Prime Minister Justin Trudeau says Fidel Castro was a dictator and he did not intend to minimize the former Cuban leader’s human rights abuses.
The prime minister came under fire Saturday after issuing a statement of condolences for Castro in which he described the former president as “a remarkable leader” and family friend. Interim Conservative leader Rona Ambrose, as well as a number of Conservative leadership hopefuls and U.S. Republican senators, lambasted Trudeau for his choice of words.
Trudeau did not back down from the statement when pressed by reporters Sunday in Madagascar, where he is attending la Francophonie summit of French-speaking nations.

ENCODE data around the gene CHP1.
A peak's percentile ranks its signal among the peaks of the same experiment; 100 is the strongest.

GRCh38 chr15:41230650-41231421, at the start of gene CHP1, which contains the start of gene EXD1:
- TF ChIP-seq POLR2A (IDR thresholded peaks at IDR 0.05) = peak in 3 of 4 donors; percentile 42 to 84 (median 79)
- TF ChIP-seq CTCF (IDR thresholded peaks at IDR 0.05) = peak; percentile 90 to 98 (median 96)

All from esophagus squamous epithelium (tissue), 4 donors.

“There are people who have many memories and who experienced a great deal of difficulty because of what happened in Cuba, and I am not minimizing any of that,” Trudeau said.
Asked by CBC News senior parliamentary reporter Catherine Cullen whether he believes Castro was a dictator, Trudeau replied: “Yes.”
“The fact is Fidel Castro had a deep and lasting impact on the Cuban people. He certainly was a polarizing figure and there certainly were concerns around human rights. That’s something that I’m open about and that I’ve highlighted,” he added.
“But on the passing of his death I expressed a statement that highlighted the deep connection between the people of Canada and the people of Cuba.”
Quebec Premier Philippe Couillard, who is also at the summit, defended Trudeau, calling his statement about Castro’s death “well-balanced.”
“Yes, his accomplishments will be in various tones of grey — some white, some black — but historians will have to decide this,” Couillard told reporters Sunday. “I see no controversy in describing him as a giant of the 20th century.”